Tank blanketing, also known as tank padding, is the injection of a gas into the open space of a liquid storage tank. It is to maintain a layer of gas above the liquid to prevent atmospheric gasses from entering the tank. Air in the tank contains oxygen, moisture, along with whatever else may be in the air. The type of gas used for blanketing is dependant on process, environmental constraints and available gas. Smaller tanks may be blanketed with nitrogen. Tanks used in the oil industry are blanketed with natural gas, when available.
Blanketing is used to remove Oxygen from the vapor space which will cause corrosion of the tank. Corrosion could lead to contamination of the process or failure of the tank. Additionally, by keeping an inert gas or natural gas blanket on the process conditions will not be right for combusion should there be a spark.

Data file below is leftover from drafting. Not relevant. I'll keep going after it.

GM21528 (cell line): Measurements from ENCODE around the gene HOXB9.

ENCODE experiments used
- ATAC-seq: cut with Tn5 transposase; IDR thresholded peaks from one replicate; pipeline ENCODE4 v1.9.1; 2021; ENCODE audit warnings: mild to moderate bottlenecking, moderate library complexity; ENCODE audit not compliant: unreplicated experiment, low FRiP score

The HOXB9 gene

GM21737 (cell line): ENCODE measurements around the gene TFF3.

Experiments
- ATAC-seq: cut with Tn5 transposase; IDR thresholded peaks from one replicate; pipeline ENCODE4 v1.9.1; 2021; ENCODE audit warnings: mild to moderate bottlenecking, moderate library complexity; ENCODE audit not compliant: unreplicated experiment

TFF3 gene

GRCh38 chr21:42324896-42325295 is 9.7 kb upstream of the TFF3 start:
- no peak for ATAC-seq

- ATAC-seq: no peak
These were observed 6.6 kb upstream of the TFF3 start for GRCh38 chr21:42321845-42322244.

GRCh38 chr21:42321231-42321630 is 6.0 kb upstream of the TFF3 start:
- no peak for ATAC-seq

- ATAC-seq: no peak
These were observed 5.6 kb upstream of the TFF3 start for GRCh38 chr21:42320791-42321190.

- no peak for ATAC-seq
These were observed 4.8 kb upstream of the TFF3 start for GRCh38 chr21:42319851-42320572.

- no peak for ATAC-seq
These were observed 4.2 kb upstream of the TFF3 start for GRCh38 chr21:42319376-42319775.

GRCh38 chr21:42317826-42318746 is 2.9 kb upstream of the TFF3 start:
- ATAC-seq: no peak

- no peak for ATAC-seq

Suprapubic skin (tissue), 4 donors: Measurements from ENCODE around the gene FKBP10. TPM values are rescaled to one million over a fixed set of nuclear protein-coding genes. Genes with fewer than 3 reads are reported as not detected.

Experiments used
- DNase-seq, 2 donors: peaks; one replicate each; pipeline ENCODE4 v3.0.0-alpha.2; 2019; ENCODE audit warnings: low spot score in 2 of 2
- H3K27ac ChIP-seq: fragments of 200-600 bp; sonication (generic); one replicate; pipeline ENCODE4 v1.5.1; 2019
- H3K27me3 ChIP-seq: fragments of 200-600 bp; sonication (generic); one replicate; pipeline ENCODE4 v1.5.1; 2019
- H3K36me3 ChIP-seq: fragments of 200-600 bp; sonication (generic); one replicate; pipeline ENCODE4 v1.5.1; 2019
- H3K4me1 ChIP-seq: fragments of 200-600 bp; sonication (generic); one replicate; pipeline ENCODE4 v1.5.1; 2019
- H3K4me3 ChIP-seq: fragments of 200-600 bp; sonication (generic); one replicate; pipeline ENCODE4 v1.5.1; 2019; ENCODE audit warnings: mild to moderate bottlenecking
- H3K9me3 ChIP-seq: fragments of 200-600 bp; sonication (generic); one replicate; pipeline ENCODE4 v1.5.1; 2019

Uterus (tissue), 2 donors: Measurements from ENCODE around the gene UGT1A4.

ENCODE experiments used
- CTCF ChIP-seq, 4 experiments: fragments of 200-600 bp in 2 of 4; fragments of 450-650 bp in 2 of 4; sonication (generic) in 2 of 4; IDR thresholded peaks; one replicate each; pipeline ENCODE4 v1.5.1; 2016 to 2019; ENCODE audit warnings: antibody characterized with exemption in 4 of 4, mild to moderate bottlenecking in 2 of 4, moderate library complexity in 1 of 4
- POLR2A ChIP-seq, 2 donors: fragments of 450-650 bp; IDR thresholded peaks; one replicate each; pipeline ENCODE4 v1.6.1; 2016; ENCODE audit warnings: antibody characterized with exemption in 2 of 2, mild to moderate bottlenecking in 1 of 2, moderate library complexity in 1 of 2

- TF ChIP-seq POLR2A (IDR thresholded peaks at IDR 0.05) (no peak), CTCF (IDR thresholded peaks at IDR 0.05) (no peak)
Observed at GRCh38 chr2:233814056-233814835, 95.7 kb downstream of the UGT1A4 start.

Tank padding works by setting an inlet valve to open when the tank vapor space drops below a preset pressure. This indicates that the tank level is dropping and a vacuum is forming. The valve will remain open until the set pressure is met at which point the valve will close. To capture gas that is displaced by rising fluid, a vapor recovery unit must be installed.